As you know, I’m always on the side of the late bloomer, so I got curious about people who had done something extraordinary at older ages. We talked to three women who did just that…
Where: Owasso, Oklahoma
What: Got a Ph.D. at age 51
“I’ve always loved academia — I feel like it stretches me. When I was growing up, my aunt Geraldine had a doctorate and started a charter school. She went to sit-ins and was always picking apart societal norms. I connected with her more than anyone else in my family. So, I decided to start on my doctoral degree once my son left for college. I’m now getting my Ph.D. in Educational Leadership and Policy Studies, because I know I have something to offer in leading people and helping make big decisions. There are major ways education needs to change, including being more inclusive of people with different backgrounds. There’s a lot of movement in that, but I want to make sure it gets done. For example, I never learned about the Tulsa Race Massacre in school, but students are starting to learn more about their own histories now. I’ve had this yearning to sit at the table where decisions are made that affect students of color. I want my students to know that I see them and that whenever they have an interaction with me that it meant something, that if we’re both human beings on this earth, living in the same moment in time, then we both deserve each other’s respect.
“Right before I presented my thesis, people were telling me, ‘Once you get to the point of presenting, it’s easy.’ But I wanted to blow their socks off! Black people have been taught you have to do twice as much to be considered half as good, so I knew I couldn’t do it half-heartedly. I’d done the work and the research, and my voice was shaking a little bit at the beginning, but I still did it. Afterward, they said it was one of the best presentations they’d ever seen. It made me think of my first day of class. I was trying to be on time, and I was out of breath from climbing the stairs, and I couldn’t find the right room. I kept telling myself, ‘Can you even find the classroom? What are you doing? What are you DOING??’ Then I finally said, ‘I don’t care if I feel crazy as all get out, I’m gonna keep going.’ Be scared, but do it while you’re scared!”
Where: Arvada, Colorado
What: Became a professional triathlete at age 60
“When I was 55, I realized I’d lost a spark. I wasn’t athletic at all and wanted to change my life. One day, I met a fellow speech therapist named Mark; we struck up a conversation, and before long I learned that he had won Iron Man Hawaii in his age group. I didn’t even know how to swim or gear a bike, but Mark and I started going on bike rides together. He introduced me to all his triathlete friends and that was the beginning of risk-taking for me. In my head, I had an excuse for not wanting to do something, but I just did everything. I had to learn how to run, which is just walking 100 steps and then jogging 100 steps. I joined a women’s triathlete group, and even though I was among the oldest in the group, it was so much fun. I was anxious, but I was no longer watching someone else play. I had a group of women I would swim with, and after practice we’d go eat Mexican food, with our wet hair slicked back. At age 60, I competed in my first triathlon, in Silverthorne, Colorado, up in the mountains. I didn’t want Mark to come watch me because I wanted to do it on my own. I won my age group — and even beat someone who had the reputation of winning in the thin air of the mountains. I was hooked. One morning I woke up at 4:30 a.m. to drive to a competition, and I rolled down the windows and cranked up the music and thought, ‘This is the moment I’ve been waiting for. It’s just for me.’ I had been taking care of people all my life, but now I wasn’t on the sidelines anymore. From ages 60 to 70, I competed as a professional triathlete, and I’ve never been happier. It was like I had a secret inside me the whole time. I suffered a stroke a few years ago, so I can’t do what I once did, but I bought a recumbent bike and go up the mountain roads near my house. I can still be free, and that’s what it’s all about — the feeling of being free.”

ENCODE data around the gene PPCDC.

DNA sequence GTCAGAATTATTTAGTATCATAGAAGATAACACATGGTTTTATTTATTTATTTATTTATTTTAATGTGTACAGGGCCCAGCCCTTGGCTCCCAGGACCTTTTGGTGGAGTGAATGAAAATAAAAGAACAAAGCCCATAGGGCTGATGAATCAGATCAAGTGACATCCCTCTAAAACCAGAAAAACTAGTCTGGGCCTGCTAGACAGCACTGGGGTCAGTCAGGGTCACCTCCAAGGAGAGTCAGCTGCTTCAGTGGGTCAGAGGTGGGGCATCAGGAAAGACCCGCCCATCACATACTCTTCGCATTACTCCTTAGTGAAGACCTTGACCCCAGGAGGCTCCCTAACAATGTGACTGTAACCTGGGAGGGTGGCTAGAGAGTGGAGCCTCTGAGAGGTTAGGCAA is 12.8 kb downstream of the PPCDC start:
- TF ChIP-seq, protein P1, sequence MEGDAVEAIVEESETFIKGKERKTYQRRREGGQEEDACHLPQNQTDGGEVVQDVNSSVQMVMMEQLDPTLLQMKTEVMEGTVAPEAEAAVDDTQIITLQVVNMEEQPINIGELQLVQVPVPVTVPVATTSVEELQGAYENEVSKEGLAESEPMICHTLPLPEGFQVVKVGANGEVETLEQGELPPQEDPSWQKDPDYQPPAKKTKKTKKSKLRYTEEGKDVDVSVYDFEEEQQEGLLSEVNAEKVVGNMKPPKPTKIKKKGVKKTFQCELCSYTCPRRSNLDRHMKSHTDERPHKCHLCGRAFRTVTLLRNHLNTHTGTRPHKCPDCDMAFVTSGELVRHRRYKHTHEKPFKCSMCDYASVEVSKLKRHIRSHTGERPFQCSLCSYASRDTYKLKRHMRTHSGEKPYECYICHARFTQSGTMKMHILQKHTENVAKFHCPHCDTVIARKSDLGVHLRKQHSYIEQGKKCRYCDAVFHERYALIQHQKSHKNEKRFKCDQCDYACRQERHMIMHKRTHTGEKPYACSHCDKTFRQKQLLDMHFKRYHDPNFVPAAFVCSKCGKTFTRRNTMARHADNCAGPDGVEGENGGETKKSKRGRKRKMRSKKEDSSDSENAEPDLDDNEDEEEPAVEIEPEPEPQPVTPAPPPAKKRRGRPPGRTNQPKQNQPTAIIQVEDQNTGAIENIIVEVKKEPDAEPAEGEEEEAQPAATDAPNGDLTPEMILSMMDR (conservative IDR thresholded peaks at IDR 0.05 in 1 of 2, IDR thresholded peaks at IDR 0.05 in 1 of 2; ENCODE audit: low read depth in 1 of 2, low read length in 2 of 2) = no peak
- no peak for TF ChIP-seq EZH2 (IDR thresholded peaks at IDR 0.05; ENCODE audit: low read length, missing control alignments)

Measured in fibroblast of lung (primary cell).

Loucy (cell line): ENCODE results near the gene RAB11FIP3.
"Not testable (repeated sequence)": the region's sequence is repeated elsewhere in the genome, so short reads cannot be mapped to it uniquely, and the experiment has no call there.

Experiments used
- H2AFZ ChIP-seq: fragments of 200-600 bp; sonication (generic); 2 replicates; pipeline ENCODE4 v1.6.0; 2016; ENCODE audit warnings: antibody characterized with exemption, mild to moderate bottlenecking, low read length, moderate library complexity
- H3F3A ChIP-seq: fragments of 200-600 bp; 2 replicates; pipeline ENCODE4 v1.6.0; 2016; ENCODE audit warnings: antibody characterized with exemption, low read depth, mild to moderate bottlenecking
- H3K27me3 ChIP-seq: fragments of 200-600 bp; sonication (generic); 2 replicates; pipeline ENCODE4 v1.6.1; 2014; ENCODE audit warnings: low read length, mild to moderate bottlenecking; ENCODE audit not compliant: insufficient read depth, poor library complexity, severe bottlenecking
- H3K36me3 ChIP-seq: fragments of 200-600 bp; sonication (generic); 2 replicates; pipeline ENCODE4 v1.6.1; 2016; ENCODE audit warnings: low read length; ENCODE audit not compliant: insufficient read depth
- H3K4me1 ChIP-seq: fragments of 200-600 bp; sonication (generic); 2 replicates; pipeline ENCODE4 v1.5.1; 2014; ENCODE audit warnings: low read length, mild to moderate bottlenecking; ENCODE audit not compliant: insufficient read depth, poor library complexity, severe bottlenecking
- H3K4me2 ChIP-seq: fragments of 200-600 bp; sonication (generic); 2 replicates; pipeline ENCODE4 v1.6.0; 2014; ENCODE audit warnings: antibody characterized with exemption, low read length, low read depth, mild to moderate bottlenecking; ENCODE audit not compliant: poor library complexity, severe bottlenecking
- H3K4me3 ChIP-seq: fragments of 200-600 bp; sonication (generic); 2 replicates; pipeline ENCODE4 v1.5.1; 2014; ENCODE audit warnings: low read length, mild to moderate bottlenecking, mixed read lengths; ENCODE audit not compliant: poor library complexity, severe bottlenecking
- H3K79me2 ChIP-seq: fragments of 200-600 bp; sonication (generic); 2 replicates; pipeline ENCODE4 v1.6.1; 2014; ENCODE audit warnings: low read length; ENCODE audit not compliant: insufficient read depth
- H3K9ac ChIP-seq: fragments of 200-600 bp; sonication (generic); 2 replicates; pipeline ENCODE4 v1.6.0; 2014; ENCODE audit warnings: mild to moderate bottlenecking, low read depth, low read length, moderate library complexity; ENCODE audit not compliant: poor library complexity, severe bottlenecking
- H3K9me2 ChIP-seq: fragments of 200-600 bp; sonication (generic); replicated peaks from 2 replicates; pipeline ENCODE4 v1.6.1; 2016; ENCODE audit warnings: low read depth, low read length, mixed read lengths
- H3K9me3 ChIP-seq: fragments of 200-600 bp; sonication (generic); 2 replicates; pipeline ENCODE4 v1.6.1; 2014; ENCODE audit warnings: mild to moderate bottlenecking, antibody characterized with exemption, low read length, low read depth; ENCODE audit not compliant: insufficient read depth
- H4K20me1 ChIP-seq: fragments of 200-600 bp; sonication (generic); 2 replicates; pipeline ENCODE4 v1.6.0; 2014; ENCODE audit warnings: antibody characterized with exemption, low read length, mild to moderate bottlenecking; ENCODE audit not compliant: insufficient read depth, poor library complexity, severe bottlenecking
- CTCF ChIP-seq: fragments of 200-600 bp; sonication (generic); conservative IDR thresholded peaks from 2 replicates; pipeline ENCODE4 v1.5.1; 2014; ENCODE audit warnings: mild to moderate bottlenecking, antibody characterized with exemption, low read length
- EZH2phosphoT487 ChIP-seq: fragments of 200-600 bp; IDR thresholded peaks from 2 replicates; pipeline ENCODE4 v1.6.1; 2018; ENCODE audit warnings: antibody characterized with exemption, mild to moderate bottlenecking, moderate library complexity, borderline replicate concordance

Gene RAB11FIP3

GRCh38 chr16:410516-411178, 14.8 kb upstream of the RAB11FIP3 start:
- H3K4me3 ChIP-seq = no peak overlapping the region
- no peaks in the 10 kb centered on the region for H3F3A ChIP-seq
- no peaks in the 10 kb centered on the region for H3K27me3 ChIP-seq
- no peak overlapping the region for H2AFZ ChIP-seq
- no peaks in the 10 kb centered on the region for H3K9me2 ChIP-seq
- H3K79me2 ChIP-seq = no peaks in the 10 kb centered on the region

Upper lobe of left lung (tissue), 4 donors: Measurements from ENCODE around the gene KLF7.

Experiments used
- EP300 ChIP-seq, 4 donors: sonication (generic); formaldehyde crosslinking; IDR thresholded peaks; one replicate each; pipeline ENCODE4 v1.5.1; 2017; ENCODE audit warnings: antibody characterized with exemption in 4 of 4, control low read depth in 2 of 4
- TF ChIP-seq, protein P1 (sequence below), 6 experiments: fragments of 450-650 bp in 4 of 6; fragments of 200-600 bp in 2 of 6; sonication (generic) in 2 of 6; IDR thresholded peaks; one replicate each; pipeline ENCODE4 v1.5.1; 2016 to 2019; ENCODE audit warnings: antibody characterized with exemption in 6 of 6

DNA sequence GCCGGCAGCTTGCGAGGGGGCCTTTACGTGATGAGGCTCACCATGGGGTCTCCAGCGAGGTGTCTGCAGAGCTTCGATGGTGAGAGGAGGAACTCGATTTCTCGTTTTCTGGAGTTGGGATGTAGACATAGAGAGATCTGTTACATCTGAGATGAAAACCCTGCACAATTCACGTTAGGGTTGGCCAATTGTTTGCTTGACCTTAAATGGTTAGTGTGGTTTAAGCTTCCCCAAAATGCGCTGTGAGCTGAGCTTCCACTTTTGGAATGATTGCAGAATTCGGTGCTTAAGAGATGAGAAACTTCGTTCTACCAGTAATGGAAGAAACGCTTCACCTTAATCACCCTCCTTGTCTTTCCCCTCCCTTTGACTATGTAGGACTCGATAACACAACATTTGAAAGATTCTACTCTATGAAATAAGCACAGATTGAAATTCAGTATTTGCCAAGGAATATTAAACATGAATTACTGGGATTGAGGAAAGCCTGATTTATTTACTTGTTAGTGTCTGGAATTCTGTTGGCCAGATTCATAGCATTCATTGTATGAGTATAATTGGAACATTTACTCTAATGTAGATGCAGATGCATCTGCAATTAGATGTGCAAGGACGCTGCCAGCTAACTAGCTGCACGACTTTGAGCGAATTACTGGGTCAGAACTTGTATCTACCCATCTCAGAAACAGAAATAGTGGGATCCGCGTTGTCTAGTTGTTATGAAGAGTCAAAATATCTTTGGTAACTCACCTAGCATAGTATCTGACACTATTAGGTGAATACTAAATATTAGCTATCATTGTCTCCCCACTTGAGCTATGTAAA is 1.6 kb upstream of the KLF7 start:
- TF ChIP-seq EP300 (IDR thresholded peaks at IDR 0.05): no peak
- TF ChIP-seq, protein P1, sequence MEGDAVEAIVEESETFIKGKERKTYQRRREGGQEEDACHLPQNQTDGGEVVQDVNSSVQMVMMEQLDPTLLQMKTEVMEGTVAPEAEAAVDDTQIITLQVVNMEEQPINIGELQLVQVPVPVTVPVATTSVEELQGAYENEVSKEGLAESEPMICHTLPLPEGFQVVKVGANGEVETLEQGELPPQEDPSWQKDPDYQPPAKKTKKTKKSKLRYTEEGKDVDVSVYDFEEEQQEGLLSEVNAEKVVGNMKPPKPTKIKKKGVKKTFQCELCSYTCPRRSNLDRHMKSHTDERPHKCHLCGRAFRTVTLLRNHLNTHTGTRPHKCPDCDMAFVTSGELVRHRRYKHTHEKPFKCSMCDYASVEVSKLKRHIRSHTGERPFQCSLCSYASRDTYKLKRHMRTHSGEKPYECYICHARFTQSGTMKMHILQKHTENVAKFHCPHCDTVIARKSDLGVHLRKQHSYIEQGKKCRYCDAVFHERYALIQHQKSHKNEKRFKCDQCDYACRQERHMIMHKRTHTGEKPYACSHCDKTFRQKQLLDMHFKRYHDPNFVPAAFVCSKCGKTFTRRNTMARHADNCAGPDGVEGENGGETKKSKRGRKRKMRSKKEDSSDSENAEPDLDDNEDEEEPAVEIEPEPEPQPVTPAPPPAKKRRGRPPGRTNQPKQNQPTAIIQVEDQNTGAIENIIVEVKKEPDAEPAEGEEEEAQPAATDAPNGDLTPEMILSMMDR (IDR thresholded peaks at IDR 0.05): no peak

Where: Columbus, Ohio
What: Joined the Peace Corps at age 58
“When my husband and I graduated from college in the 1970s, we applied to the Peace Corps. We ended up being sent to the Bahamas for two years. After that, we returned home. Mike worked as an advisor for small businesses and I was a dental hygienist. We had kids and work and a normal life. But after our kids grew up, we looked around and said, ‘We don’t need this big house anymore. What’s out there in the world?’ The Peace Corps doesn’t have an age limit for serving, so at age 58, after my husband retired, we decided to go for it again. We were placed in Swaziland (Eswatini), Africa, and after three months of training they determined where we’d be the best fit. We served at a locally-run HIV orphanage on a working dairy farm, teaching and tutoring. I also launched an income-generating project for some rural women who had connections to the orphanage. We would go back to America on our vacation days and visit our grandbabies and kids. After four years in Africa, we came back to the U.S., and I became the Peace Corps recruiter at Ohio State University for three years. In the meantime, we still went back and forth to Swaziland to volunteer, this time on our own. Since 2018, we’ve gone back twice a year, every year. We both just got both our vaccines and booked our tickets back! If I could give anyone advice, I’d say, listen to your heart. You can do way more than you think you can.”
Thank you to those who shared their stories with us. What’s something you’ve accomplished that’s made you proud?
P.S. 7 women on deciding not to have kids and 11 brilliant women share what they learned about themselves.